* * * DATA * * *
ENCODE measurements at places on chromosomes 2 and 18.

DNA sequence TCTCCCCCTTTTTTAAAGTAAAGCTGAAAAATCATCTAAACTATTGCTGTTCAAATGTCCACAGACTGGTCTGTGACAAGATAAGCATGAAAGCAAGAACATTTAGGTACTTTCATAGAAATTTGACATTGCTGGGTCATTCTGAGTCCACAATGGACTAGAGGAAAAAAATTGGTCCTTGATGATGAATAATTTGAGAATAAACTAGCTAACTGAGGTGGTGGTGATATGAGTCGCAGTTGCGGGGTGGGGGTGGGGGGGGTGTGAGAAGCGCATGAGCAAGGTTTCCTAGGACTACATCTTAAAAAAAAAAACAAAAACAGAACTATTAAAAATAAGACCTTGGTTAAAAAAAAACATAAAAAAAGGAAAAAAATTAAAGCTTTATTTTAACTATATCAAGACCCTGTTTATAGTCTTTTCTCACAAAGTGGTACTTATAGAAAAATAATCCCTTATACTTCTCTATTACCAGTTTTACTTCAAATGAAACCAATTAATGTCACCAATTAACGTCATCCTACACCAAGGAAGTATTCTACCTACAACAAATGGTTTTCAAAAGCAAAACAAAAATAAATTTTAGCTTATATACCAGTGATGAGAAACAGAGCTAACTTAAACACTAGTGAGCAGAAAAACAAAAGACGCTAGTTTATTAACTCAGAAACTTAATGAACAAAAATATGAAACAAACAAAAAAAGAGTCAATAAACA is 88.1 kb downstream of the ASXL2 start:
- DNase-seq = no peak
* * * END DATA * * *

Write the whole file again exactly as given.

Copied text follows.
ENCODE measurements at places on chromosomes 2 and 18.

DNA sequence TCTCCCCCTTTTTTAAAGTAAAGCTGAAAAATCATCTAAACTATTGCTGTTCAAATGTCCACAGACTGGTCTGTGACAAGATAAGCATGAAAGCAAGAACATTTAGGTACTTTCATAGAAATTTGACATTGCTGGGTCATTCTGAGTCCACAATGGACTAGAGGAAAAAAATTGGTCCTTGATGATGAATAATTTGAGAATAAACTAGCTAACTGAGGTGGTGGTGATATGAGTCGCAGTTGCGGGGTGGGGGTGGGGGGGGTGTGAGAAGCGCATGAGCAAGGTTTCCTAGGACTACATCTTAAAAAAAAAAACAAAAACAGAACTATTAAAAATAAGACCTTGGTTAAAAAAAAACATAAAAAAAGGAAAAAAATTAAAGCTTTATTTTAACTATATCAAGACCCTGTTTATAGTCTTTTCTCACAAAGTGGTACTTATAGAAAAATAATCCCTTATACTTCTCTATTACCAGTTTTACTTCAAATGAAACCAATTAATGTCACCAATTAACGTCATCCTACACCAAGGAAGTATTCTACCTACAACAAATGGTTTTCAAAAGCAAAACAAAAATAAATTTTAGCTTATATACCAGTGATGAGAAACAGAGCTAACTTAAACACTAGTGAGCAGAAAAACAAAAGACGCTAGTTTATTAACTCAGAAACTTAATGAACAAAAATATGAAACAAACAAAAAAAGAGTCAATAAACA is 88.1 kb downstream of the ASXL2 start:
- DNase-seq = no peak